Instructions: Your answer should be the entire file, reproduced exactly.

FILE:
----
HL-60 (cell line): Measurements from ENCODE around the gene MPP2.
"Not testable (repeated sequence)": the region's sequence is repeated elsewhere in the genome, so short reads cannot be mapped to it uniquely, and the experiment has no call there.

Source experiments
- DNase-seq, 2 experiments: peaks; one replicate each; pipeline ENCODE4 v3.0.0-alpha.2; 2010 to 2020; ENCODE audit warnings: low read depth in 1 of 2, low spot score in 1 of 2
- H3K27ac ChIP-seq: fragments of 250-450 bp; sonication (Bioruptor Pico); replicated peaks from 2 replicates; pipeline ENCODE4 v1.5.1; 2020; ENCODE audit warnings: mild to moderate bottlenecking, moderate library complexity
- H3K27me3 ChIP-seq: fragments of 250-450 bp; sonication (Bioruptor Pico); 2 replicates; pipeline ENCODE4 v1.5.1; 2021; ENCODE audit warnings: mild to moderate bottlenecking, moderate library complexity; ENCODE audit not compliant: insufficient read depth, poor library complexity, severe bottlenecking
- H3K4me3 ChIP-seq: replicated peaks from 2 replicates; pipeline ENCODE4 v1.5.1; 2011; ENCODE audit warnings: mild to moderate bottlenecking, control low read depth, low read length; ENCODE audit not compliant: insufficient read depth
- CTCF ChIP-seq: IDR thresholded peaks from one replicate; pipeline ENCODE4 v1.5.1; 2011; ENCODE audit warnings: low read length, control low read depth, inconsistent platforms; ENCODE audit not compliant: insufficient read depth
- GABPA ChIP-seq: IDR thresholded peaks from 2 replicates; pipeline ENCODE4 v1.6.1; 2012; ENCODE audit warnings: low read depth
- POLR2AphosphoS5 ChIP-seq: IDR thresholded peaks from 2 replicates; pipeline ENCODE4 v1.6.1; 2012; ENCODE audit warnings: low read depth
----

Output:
HL-60 (cell line): Measurements from ENCODE around the gene MPP2.
"Not testable (repeated sequence)": the region's sequence is repeated elsewhere in the genome, so short reads cannot be mapped to it uniquely, and the experiment has no call there.

Source experiments
- DNase-seq, 2 experiments: peaks; one replicate each; pipeline ENCODE4 v3.0.0-alpha.2; 2010 to 2020; ENCODE audit warnings: low read depth in 1 of 2, low spot score in 1 of 2
- H3K27ac ChIP-seq: fragments of 250-450 bp; sonication (Bioruptor Pico); replicated peaks from 2 replicates; pipeline ENCODE4 v1.5.1; 2020; ENCODE audit warnings: mild to moderate bottlenecking, moderate library complexity
- H3K27me3 ChIP-seq: fragments of 250-450 bp; sonication (Bioruptor Pico); 2 replicates; pipeline ENCODE4 v1.5.1; 2021; ENCODE audit warnings: mild to moderate bottlenecking, moderate library complexity; ENCODE audit not compliant: insufficient read depth, poor library complexity, severe bottlenecking
- H3K4me3 ChIP-seq: replicated peaks from 2 replicates; pipeline ENCODE4 v1.5.1; 2011; ENCODE audit warnings: mild to moderate bottlenecking, control low read depth, low read length; ENCODE audit not compliant: insufficient read depth
- CTCF ChIP-seq: IDR thresholded peaks from one replicate; pipeline ENCODE4 v1.5.1; 2011; ENCODE audit warnings: low read length, control low read depth, inconsistent platforms; ENCODE audit not compliant: insufficient read depth
- GABPA ChIP-seq: IDR thresholded peaks from 2 replicates; pipeline ENCODE4 v1.6.1; 2012; ENCODE audit warnings: low read depth
- POLR2AphosphoS5 ChIP-seq: IDR thresholded peaks from 2 replicates; pipeline ENCODE4 v1.6.1; 2012; ENCODE audit warnings: low read depth